Deaf Olympics draws 70 youths
By Charles Bryce Special to the Standard-Times
May 6, 2011
SAN ANGELO, Texas — Judging by the laughter, the contagious smiles and the
numerous congratulatory high-fives Friday, the West Texas Deaf Olympics at
Old Bobcat Stadium was a big hit.
More than 70 youths from San Angelo, Del Rio, Rocksprings, Brownwood, Early,
Mason, Lubbock, Grape Creek, Panther Creek and elsewhere across Texas
competed in individual and team events as parents, grandparents, other
family members and teachers watched with pride and cheered them on.
The students showcased their talents in events such as the rope climb, rock
wall climb, obstacle course, long jump, pull-ups arm hang, sit-ups, soccer
kicks and running sprints.
Festivities got under way with the individual events. After participants ate
lunch, they wrapped up the competition with team events, followed by an
awards ceremony with picture-taking and prizes.
Event organizers rolled out the red carpet for the student-athletes. They
provided them with snacks and refreshments, sunscreen and chair massages.
Del Rio’s Ernesto Garcia, one of the youngest competitors, made it look easy
when breezed his way to the top of the rock climb, which was about 20 feet
Apparently, the youngster doesn’t have a fear of heights whatsoever.
“He’s not afraid of danger,” his mother said in Spanish through an
interpreter. “He likes to try anything. He’s very active.”
This was the second year for Ernesto to compete in the Deaf Olympics, and he
was eager to be back.
“He always has the desire,” his mother said. “He’s always looking forward to
Brady’s Mariah Pfiester dazzled the crowd by doing 201 sit-ups. She stays
active, and her background in gymnastics gave her a leg up.
Sue Marchbank, Mariah’s teacher, said the 10-year-old makes Marchbank’s job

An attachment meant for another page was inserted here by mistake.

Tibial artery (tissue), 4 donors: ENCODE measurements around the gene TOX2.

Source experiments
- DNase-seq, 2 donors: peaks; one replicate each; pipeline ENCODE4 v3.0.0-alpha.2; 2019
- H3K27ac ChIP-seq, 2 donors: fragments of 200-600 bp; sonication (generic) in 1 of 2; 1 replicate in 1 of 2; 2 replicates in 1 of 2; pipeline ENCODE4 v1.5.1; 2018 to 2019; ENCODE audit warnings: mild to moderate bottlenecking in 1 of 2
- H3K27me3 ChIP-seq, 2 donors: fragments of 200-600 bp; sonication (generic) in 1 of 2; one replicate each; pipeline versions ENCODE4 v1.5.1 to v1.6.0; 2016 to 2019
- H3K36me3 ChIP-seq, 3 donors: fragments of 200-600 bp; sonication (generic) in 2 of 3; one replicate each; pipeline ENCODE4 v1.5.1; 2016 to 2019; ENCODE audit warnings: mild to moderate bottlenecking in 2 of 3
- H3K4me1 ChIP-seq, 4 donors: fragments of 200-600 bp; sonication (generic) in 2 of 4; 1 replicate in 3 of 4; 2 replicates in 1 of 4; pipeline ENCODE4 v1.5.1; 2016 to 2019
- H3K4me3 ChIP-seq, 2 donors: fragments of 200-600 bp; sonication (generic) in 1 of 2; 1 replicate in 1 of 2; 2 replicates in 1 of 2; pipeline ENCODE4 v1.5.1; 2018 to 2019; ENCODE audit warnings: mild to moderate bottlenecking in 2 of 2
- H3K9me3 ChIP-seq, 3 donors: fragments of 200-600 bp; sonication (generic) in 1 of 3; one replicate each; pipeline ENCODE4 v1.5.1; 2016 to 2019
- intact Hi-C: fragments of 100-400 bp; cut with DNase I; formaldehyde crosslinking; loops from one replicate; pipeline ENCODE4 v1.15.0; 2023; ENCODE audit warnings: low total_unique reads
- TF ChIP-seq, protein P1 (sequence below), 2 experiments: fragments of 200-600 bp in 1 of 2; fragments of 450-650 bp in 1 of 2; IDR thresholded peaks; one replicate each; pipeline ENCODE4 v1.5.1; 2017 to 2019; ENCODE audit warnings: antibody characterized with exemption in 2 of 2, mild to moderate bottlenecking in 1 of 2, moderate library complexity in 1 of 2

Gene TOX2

easier in the classroom.
“She’s just a delightful kid,” Marchbank said of the fourth-grader. “She
really is. She helps me to teach other members of her class sign language.”
Chris Valdez, of Anson, was one of the many proud parents on hand Friday.
His 2-year-old son, Anthony, goes to school in Abilene, and the family was
excited to take part in the special day for the first time.
“This is just a great event,” Chris Valdez said after watching his older son
Isiah show his little the brother the ropes in the obstacle course. “This
has just been terrific.”
When asked if he was having fun competing, Anthony emphatically replied,
Rocksprings’ Melissa Fernandez, whose son Angel was competing, had nothing
but good things to say about the Deaf Olympics.
“It’s a lot of fun,” Fernandez said. “It’s helpful to him. He gets to see
that all of the other kids are just like him. I think it lets them know that
they can do the same things that the other kids can do. It’s not really any
Last year, when the Fernandez family came for the first time, Angel got to
see another child with cochlear implants like his for the first time, which
was beneficial for him, said his teachers Donna Cook and Alison Barton.
San Angeloans Abraham Granado and Travan Carter were two of the older
Carter said, “it’s fun seeing him out here,” when asked if he had more fun
competing or watching his friend.
Seven-year-old Riley Boling, of Sterling City, couldn’t wait to get over to
the pull-ups arm hang event right after he strutted his stuff in the running
“I like the dash and the rock climbing,” Riley said, in addition to being a
big fan of the soccer kick.
Like a lot of the adults, San Angeloan Gilbert Dominguez was using his
camcorder to record memories for a lifetime. His grandson, Xavier Valdez,
was one of the youngest athletes.
“I’m going to go see my mom for Mother’s Day in Levelland,” his grandfather
said. “I’m recording so that she can see her great-grandchild.”
Event coordinator Brenda Wellen, of Lee Middle School, said it was a
wonderful day for everyone involved.
“We’ve had lots more attendance from the past years when we started,” she
said. “It’s grown substantially.
“They’ve had a good time, and it’s not only just a place for the kids to
connect with each other and find other people who (do) sign (language) or
wear cochlear implants or communicate the way they communicate, it’s also a
connecting spot for parents, too, and the staff.
“It’s the only time that the parents get to see each other, and it’s the
only time that the students get to see each other. It’s kind of a reunion